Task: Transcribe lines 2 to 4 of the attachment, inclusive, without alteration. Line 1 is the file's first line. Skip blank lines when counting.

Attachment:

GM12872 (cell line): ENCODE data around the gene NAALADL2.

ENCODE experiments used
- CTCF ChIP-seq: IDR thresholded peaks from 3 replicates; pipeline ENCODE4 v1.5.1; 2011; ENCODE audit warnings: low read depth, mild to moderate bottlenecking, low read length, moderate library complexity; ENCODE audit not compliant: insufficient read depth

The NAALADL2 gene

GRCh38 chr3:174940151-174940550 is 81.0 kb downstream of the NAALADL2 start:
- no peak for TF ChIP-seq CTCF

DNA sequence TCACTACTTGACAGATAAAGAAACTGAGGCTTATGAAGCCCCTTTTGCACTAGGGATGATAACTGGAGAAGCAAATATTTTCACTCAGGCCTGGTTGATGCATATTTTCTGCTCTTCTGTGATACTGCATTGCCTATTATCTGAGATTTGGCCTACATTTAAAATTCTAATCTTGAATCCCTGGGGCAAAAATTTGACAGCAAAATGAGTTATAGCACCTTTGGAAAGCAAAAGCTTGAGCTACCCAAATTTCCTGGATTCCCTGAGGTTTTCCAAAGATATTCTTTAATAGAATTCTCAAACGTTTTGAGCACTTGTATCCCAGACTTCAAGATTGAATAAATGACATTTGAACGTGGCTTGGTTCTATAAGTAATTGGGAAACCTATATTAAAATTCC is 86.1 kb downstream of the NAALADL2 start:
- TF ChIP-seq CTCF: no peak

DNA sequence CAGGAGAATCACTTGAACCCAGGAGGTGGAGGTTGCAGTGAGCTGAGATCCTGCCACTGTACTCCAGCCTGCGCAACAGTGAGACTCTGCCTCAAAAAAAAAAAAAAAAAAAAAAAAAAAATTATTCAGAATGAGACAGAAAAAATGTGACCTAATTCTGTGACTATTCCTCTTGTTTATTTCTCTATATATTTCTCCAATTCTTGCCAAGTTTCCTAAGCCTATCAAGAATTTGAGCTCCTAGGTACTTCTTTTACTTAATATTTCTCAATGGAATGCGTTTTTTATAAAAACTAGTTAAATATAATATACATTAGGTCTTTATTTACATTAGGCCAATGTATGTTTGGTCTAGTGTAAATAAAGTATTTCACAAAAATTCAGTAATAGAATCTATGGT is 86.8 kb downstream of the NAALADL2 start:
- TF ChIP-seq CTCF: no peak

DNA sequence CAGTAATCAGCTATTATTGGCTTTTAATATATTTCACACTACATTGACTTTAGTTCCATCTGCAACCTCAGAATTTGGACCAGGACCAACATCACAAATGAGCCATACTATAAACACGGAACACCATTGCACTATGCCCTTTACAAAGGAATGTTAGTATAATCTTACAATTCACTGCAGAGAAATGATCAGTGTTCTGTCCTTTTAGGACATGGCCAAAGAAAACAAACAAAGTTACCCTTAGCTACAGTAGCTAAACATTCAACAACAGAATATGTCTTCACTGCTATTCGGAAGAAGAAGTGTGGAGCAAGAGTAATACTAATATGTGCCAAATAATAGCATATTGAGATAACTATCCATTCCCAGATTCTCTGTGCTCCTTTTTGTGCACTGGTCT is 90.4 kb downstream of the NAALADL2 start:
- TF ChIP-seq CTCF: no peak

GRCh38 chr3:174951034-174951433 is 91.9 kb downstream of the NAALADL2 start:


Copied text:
ENCODE experiments used
- CTCF ChIP-seq: IDR thresholded peaks from 3 replicates; pipeline ENCODE4 v1.5.1; 2011; ENCODE audit warnings: low read depth, mild to moderate bottlenecking, low read length, moderate library complexity; ENCODE audit not compliant: insufficient read depth

The NAALADL2 gene